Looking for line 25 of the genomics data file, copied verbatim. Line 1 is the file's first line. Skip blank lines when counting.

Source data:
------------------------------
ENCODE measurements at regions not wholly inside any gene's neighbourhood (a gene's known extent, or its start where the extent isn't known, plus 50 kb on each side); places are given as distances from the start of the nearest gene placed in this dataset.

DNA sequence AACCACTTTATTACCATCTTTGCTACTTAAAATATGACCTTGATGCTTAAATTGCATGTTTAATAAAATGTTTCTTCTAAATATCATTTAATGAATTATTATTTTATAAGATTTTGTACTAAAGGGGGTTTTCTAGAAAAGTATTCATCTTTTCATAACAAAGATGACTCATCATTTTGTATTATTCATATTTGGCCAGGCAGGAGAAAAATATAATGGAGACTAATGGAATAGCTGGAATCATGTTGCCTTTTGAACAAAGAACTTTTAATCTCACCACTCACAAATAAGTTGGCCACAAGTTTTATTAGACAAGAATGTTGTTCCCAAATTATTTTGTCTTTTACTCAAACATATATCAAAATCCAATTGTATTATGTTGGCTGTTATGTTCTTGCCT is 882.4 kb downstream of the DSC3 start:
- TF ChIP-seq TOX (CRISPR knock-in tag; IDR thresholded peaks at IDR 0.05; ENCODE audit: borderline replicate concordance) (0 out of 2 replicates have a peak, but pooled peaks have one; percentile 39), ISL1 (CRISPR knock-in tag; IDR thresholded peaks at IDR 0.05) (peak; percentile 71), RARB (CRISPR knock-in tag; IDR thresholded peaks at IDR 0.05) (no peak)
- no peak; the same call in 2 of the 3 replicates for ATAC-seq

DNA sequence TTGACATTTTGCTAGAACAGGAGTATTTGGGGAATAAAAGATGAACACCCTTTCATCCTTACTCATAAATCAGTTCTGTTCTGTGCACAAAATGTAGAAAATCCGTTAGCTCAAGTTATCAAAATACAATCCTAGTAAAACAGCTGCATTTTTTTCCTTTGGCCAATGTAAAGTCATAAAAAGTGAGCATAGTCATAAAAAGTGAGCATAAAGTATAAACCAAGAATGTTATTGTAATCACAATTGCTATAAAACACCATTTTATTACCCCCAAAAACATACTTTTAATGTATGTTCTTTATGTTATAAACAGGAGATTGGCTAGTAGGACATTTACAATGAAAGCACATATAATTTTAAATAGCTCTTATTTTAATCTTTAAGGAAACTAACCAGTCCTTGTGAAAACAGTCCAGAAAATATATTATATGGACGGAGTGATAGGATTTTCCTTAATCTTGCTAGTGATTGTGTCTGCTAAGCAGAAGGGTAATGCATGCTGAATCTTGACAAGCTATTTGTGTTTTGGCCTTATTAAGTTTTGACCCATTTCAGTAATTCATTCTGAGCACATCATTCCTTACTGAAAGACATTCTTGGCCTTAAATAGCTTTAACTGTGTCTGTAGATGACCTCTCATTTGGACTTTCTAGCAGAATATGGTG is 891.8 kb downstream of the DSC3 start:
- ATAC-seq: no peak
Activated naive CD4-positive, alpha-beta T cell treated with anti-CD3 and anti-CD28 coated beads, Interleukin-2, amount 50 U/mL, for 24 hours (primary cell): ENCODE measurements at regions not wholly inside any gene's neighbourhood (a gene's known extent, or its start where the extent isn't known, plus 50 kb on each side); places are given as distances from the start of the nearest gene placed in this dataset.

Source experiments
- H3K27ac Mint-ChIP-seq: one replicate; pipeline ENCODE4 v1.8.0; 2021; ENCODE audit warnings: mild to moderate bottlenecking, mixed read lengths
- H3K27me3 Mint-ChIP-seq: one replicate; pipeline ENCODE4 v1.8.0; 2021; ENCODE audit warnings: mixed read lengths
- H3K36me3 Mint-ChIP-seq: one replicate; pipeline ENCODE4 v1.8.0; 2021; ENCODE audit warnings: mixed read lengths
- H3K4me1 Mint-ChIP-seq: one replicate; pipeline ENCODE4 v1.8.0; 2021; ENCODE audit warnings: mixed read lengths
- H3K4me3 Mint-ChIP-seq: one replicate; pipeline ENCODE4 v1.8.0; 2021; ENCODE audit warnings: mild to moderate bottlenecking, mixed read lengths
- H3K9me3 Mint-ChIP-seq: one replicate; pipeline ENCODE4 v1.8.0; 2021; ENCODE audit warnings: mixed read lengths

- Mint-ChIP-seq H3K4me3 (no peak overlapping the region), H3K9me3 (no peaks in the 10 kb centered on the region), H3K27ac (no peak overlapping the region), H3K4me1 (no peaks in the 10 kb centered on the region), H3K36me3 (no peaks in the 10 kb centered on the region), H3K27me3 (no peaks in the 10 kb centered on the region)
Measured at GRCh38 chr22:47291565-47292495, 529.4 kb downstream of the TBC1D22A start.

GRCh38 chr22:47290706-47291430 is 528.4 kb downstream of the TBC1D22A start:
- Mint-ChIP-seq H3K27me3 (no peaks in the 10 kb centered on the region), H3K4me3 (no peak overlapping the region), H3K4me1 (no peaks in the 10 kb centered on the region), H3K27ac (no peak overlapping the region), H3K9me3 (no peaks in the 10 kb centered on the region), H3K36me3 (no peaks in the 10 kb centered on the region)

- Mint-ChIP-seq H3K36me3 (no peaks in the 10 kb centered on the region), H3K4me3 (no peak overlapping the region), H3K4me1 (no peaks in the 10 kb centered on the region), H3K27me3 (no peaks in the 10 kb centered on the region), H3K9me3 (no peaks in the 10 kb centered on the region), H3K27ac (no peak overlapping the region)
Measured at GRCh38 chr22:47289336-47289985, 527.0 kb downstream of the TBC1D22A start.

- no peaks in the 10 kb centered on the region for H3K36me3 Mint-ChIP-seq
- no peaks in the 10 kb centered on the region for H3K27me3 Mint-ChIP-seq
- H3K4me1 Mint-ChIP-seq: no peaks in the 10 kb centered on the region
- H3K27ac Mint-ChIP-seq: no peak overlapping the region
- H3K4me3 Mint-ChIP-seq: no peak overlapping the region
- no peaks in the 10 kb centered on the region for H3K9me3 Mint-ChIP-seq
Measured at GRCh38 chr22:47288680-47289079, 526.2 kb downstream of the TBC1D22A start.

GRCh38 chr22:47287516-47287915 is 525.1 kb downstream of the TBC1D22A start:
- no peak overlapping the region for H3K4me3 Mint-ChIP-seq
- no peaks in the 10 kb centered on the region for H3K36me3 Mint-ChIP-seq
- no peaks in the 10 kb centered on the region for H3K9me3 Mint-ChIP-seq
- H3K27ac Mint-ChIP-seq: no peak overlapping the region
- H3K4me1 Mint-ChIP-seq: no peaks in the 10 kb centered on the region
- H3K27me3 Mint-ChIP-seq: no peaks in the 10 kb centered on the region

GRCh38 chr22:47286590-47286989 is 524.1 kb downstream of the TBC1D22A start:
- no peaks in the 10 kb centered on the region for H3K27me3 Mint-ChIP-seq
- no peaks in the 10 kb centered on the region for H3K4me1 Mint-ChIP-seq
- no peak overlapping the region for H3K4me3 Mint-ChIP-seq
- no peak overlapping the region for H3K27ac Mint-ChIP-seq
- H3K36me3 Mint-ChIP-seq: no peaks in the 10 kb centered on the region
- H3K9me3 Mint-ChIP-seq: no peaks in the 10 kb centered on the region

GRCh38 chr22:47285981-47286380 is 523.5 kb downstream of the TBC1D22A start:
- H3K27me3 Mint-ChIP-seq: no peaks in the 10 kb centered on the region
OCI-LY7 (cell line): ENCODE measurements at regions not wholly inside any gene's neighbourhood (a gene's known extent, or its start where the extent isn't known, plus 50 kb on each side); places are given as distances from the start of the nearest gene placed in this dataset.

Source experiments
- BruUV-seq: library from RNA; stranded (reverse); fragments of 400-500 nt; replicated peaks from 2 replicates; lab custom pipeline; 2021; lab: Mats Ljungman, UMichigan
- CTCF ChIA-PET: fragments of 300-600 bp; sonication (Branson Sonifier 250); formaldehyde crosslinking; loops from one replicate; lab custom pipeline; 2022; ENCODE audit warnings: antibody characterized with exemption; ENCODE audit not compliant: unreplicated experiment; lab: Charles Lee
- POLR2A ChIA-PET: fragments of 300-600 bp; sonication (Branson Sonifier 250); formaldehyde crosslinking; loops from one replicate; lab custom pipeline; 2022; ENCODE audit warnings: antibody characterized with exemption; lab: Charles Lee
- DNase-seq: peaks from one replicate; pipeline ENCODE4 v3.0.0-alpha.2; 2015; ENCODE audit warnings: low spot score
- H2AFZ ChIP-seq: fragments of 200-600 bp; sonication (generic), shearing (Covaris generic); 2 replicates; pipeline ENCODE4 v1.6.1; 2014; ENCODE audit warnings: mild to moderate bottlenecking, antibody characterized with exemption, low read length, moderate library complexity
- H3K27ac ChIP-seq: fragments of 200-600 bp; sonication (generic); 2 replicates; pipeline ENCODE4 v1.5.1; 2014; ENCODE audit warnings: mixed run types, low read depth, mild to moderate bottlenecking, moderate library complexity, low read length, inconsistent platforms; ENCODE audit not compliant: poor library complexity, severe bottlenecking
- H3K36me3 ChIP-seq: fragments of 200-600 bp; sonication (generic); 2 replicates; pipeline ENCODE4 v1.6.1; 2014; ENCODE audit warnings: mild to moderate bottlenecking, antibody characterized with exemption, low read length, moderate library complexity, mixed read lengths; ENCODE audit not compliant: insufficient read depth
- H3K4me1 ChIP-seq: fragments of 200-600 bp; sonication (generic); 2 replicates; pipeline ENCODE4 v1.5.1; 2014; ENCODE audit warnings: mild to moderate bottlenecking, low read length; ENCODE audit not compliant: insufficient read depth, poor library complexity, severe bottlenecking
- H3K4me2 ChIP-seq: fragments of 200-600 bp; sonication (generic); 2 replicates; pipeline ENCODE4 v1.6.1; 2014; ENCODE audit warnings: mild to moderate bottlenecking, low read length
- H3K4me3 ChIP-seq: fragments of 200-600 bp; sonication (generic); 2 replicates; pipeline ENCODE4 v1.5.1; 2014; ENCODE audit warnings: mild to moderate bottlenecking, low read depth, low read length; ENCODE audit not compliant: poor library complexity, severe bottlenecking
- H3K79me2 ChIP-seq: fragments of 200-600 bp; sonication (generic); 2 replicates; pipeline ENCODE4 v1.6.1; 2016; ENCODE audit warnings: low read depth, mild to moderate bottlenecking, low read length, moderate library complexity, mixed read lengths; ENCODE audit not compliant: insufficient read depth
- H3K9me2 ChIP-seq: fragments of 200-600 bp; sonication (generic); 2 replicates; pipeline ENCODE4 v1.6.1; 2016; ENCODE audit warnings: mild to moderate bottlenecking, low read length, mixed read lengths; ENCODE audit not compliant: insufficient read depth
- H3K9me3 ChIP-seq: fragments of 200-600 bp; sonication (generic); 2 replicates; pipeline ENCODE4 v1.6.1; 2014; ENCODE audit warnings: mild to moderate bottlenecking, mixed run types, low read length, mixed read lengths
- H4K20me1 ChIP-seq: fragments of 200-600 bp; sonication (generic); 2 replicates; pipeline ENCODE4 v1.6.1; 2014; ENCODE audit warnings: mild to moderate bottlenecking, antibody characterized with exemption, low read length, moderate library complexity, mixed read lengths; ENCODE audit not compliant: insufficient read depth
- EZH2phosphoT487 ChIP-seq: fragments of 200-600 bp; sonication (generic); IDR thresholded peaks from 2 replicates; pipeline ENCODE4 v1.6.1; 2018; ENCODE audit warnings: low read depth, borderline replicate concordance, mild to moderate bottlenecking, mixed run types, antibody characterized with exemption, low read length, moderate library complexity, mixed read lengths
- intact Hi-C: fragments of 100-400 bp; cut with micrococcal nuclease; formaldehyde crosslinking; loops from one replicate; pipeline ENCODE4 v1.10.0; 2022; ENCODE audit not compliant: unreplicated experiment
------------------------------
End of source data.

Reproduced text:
- H3K4me3 Mint-ChIP-seq: no peak overlapping the region